In the early days of e-learning there was great enthusiasm, but little evidence of effectiveness. The enthusiasts said that they couldn’t wait for evidence and so went ahead anyway. When evidence did start to emerge, it seemed to suggest that e-learning offered similar outcomes as traditional methods of medical education—which was a good and solid result. 
But the enthusiasts weren’t satisfied. They said that the evidence was based on early forms of e-learning and the technology had already moved on. E-learning was now about massive open online courses and flipped classrooms and all-singing all-dancing online resources. Advocates of evidence based education then split into those who wanted to evaluate these new forms of e-learning and those who said enough is enough—e-learning is like any other form of learning—except that it is online.
In the meantime, another group emerged that was interested in looking at e-learning from the point of view of convenience, choice, and cost effectiveness. At BMJ Learning we have always been most interested in these outcomes and also in how e-learning might be able to help medical learners, and in what subjects and contexts it might work best. We have also been interested in barriers to e-learning and how best to overcome these barriers.
Kohan et al have recently published a clever study on barriers to e-learning among medical learners.  They found a number of barriers. These included information overload—which is not surprising considering the amount of information that is now available over the internet. They found that some students were ambiguous about their role and were uncertain of exactly how to act in virtual learning environments. The learners had to communicate as part of their online learning course but often had inadequate writing skills and this prevented them from communicating as they wished to—with both their tutors and their peers. Some of the students found that the workload from their online learning was heavy and that they simply didn’t have enough time to complete their online coursework.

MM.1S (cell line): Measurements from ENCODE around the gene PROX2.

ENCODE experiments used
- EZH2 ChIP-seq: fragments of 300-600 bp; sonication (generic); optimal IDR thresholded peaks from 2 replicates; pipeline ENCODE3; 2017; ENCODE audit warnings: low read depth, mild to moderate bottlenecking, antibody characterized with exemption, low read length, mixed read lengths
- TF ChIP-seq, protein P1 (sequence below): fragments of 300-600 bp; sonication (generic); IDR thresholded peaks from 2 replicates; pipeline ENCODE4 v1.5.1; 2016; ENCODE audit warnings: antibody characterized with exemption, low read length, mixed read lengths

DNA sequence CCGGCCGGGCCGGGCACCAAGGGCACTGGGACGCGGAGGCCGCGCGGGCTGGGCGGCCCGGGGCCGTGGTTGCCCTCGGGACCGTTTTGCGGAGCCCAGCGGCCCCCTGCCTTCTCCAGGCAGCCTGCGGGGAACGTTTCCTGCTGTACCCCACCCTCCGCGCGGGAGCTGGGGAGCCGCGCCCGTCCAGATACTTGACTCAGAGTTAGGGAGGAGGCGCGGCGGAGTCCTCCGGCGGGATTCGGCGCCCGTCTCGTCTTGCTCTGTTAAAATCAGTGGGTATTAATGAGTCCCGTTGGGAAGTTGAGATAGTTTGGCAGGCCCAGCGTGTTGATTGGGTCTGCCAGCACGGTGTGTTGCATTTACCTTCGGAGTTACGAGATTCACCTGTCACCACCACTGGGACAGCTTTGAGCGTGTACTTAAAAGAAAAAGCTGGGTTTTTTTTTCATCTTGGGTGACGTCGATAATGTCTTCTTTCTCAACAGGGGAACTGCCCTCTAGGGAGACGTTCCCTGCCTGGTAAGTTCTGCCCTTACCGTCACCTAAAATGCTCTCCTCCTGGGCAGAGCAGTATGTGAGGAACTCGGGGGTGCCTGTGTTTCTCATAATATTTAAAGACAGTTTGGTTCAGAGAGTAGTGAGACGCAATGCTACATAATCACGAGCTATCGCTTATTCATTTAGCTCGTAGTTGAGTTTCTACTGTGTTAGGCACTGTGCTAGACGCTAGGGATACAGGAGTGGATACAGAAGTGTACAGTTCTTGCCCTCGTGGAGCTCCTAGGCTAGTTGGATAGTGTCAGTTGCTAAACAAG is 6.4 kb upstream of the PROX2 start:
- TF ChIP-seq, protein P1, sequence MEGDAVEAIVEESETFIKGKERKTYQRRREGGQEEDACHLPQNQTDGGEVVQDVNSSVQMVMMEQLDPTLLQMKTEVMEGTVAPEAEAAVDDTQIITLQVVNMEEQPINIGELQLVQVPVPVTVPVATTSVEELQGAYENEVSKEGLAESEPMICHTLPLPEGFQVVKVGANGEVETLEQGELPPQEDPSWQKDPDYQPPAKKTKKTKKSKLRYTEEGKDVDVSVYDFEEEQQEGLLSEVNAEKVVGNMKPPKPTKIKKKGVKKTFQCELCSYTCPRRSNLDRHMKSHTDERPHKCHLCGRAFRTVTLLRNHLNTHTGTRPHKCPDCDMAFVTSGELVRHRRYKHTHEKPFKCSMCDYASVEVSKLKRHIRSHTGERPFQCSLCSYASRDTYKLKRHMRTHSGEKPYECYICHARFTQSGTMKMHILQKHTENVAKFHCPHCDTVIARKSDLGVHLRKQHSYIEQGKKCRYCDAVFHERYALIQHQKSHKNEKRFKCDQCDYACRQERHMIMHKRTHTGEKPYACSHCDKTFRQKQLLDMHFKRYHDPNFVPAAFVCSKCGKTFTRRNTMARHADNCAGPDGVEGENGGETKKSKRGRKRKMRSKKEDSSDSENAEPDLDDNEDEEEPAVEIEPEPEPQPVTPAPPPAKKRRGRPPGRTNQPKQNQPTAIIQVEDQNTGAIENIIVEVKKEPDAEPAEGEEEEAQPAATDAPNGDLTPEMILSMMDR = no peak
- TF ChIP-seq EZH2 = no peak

But what interested me most was not the barriers that they found but rather the barriers that they didn’t find. Technological barriers were not a predominant theme. By contrast, nearly ten years ago we did a study of barriers to e-learning and found mainly technological barriers. 
So what has happened over the ten years? It is likely that e-learning has gone mainstream and is seen by learners as just like any other form of learning. So there must be a lesson for providers of e-learning in the 2017 paper—which is that e-learners are no different from other types of learners. And that they need short bite sized chunks of learning to help them overcome information overload. This fits with the feedback that we get at BMJ Learning and with the types of resources that we are trying to provide.
There is also a lesson for employers—that healthcare professionals need protected time to do their e-learning just as they need protected time for their other learning activities. How long will it be until healthcare professionals will be able to claim study leave to do e-learning?
Kieran Walsh is clinical director of BMJ Learning and BMJ Best Practice. He is responsible for the editorial quality of both products. He has worked in the past as a hospital doctor—specialising in care of the elderly medicine and neurology.
Competing interests: Kieran Walsh works for BMJ, which produces the online clinical decision support tool BMJ Best Practice.
- Cook DA, Triola MM. What is the role of e‐learning? Looking past the hype. Medical education. 2014 Sep 1;48(9):930-7.
- Kohan N, Soltani Arabshahi K, Mojtahedzadeh R, Abbaszadeh A, Rakhshani T, Emami A Self- directed learning barriers in a virtual environment: a qualitative study. J Adv Med Educ Prof. 2017 Jul;5(3):116-123.
- Walsh K. Barriers to online learning – the BMJ Learning experience. Focus on Health Profession education: a multidisciplinary journal, Vol. 10, No. 1, 2008, pp77-78.